On Friday night, word spread about the death of the 41st President of the United States, George Herbert Walker Bush. The Republican president was elected in 1988, but he lost his reelection campaign to Democrat Bill Clinton, who was his son George W. Bush's age when he took office. The two struck up an unlikely friendship despite their differences, and Clinton paid tribute to him through a public statement and an op-ed on the Washington Post.

In an emotional op-ed for Washington Post, he details what he appreciated about his former rival so much. "From Indonesia to Houston, from the Katrina-ravaged Gulf Coast to Kennebunkport—where just a few months ago we shared our last visit, as he was surrounded by his family but clearly missing Barbara — I cherished every opportunity I had to learn and laugh with him. I just loved him," he explains.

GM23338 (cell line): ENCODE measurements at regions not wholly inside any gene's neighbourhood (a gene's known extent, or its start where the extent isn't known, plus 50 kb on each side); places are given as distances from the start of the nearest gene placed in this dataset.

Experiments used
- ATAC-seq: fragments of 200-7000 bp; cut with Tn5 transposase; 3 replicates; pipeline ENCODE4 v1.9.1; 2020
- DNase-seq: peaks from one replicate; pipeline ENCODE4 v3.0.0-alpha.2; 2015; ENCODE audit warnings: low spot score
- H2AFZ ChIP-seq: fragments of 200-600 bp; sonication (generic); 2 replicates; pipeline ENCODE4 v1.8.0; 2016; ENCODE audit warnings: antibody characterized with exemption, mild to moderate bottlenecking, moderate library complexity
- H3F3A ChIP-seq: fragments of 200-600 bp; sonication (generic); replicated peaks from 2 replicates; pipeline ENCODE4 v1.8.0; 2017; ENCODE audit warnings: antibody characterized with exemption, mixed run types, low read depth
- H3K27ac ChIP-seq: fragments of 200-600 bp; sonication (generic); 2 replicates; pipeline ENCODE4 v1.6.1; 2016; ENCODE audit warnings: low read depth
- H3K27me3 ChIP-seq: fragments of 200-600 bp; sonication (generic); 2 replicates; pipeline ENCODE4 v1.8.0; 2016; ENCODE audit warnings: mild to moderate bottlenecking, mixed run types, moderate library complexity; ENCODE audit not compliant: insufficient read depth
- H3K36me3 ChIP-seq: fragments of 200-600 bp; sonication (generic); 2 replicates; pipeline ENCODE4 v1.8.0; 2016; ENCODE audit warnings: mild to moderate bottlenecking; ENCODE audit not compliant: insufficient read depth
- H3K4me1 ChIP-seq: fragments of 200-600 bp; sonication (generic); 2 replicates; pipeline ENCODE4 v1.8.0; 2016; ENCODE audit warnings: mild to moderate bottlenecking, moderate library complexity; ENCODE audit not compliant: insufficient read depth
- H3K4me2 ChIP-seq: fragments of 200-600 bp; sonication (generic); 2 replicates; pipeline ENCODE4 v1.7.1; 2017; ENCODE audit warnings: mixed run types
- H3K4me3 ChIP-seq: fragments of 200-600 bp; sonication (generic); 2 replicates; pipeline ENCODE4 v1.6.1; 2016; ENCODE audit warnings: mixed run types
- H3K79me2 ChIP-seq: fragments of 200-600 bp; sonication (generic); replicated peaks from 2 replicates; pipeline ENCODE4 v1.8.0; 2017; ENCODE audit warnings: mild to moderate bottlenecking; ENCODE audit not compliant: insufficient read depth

He goes on to mention how people were surprised that they managed to hit it off as friends. "To the end, we knew we would never agree on everything, and we agreed that was okay," Clinton writes. The op-ed includes a letter George left for him in the White House, exemplifying how unexpectedly warm his welcome was.

"He was an honorable, gracious and decent man who believed in the United States, our Constitution, our institutions and our shared future," Clinton adds. "And he believed in his duty to defend and strengthen them, in victory and defeat. He also had a natural humanity, always hoping with all his heart that others’ journeys would include some of the joy that his family, his service and his adventures gave him."

Read the full op-ed here.